(6) |

For and this gives , consistent with the migration maps shown in Fig. 2. Because
the corotation torque for planets with mass ratios given by Eq. 6 is close to its fully unsaturated value, these are good candidates to experience
dynamical torques provided the disc is massive enough. For the disc models we consider here, it is also interesting to note that this mass
range corresponds to the typical mass range for runaway gas accretion in the classical core accretion
scenario (Pollack et al. 1996). We will discuss the effect of gas accretion on dynamical torques in Sect. 5.

In a previous study (Pierens 2015), we showed that a necessary condition for dynamical torques to come into action is that the Toomre parameter at the planet location satisfies the following relation:

(7) |

where is the dimensionless torque that takes into account possible saturation effects of the corotation torque, and , with the disc surface density at the planet location. When the condition given by Eq. 7 is met during the course of migration, the drift timescale across the horseshoe region becomes shorter than the libration timescale, with the implication that the horseshoe region contracts into a tadpole-like region. Fig. 3 shows the Toomre parameter as a function of radius for each value of we consider. As expected, decreases with radius and can reach values below the gravitational stability limit for our most massive disc, with accretion rates . Comparison with Fig. 1, however, indicates that the outward-migrating region that we will focus on in this study is gravitationally stable for all values of .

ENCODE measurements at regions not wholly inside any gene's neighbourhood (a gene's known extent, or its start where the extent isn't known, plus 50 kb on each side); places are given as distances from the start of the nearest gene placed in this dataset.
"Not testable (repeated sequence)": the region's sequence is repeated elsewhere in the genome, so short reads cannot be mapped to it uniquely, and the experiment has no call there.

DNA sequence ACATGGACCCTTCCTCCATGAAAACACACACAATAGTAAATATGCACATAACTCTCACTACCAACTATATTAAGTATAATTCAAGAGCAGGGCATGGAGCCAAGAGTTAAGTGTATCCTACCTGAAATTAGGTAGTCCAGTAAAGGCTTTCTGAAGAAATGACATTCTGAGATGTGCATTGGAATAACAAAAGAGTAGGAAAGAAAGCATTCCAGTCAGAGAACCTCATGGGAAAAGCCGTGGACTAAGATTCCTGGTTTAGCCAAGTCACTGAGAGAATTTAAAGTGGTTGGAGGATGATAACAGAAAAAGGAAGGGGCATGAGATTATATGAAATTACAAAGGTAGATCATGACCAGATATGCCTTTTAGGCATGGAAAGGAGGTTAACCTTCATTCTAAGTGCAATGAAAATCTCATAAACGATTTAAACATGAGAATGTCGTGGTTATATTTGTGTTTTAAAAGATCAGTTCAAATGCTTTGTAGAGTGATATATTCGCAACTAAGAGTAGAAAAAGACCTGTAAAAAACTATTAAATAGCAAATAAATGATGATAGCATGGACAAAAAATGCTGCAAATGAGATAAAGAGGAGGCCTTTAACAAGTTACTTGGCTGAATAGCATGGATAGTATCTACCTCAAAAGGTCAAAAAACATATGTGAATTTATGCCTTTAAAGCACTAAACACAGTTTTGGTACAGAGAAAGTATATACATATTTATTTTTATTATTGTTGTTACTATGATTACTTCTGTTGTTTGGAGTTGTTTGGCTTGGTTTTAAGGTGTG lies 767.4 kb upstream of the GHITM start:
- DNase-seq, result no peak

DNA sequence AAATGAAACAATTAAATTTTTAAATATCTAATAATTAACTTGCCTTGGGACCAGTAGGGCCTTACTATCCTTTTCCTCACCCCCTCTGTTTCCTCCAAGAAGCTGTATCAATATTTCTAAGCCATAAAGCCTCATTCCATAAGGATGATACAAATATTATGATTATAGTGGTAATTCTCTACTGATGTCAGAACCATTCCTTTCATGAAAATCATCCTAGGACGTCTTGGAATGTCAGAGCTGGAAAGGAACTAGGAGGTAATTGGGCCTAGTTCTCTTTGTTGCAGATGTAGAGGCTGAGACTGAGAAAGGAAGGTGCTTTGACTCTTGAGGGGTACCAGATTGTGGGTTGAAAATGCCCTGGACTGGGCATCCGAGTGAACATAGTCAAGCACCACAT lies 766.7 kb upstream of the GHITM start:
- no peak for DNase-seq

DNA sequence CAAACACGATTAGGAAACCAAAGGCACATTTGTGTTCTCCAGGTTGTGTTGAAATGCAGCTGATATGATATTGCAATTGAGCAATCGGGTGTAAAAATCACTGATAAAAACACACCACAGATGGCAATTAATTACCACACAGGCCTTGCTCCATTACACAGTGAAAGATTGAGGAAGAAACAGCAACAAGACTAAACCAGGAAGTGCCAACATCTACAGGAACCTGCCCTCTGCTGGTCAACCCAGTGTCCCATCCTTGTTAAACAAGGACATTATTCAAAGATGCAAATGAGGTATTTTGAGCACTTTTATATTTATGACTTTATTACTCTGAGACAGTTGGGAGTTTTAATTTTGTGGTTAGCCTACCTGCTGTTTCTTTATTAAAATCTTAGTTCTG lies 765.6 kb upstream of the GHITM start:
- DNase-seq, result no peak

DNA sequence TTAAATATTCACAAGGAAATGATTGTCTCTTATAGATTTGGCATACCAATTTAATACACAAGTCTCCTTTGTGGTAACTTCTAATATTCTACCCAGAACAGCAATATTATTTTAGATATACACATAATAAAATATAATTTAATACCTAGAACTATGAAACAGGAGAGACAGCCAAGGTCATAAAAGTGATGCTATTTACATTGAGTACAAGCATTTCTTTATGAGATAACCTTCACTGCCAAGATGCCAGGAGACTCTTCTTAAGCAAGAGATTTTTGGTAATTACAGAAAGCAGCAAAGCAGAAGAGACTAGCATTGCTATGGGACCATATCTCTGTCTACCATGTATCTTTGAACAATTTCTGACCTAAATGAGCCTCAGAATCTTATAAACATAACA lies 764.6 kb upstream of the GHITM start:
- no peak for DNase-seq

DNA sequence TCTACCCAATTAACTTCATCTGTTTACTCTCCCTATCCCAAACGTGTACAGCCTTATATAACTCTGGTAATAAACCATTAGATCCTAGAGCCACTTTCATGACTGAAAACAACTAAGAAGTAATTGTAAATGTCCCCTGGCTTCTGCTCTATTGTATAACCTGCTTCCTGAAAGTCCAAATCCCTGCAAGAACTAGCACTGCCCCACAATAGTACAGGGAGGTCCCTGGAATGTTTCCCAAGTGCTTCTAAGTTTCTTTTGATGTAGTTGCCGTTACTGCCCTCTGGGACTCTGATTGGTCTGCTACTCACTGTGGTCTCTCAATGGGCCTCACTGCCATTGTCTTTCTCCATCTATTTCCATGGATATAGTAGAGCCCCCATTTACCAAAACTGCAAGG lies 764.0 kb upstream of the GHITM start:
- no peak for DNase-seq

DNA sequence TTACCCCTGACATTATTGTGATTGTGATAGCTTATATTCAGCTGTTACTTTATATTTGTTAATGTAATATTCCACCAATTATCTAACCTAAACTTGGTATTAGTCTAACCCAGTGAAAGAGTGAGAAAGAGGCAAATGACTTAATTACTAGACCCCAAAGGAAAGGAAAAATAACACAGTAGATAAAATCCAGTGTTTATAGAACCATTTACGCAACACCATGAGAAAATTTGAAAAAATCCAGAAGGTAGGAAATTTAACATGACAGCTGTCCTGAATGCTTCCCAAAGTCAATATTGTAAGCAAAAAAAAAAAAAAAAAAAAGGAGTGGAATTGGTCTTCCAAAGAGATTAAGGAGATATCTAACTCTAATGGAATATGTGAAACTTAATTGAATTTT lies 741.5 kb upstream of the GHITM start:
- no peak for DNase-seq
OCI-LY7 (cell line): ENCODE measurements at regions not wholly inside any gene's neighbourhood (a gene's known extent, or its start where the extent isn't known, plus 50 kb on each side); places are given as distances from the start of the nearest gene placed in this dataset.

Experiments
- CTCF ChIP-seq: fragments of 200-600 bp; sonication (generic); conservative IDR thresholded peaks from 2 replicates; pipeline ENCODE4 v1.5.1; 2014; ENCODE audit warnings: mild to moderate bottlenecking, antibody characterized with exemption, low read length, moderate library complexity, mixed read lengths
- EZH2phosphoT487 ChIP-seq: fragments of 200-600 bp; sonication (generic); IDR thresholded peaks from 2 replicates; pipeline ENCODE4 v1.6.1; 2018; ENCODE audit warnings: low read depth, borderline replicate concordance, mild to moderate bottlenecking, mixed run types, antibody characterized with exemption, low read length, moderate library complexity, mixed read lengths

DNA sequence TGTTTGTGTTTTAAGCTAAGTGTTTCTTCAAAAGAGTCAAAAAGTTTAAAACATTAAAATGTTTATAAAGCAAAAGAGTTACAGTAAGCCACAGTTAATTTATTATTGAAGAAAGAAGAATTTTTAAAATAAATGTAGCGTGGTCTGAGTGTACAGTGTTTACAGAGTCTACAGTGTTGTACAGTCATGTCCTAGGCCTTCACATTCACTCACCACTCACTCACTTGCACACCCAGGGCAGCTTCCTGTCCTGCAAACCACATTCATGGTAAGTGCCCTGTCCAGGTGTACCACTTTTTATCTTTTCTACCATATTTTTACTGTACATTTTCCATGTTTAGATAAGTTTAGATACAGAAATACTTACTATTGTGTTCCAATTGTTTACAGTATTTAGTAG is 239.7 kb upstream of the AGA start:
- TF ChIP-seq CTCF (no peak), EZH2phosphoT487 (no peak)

From the above discussion, we expect the effect of dynamical torques to be stronger for large values of , i.e., for more massive discs. This means that the influence of dynamical torques should be most pronounced early in a disc’s evolution. There are reasons for this: i) decreases as increases in the outer regions of our accretion disc models, and ii) the outward-migrating region extends outward as increases (Bitsch et al. 2014), so that an outward migrating protoplanet is more prone to reaching disc regions where the constraint given by Eq. 7 is satisfied if is high enough.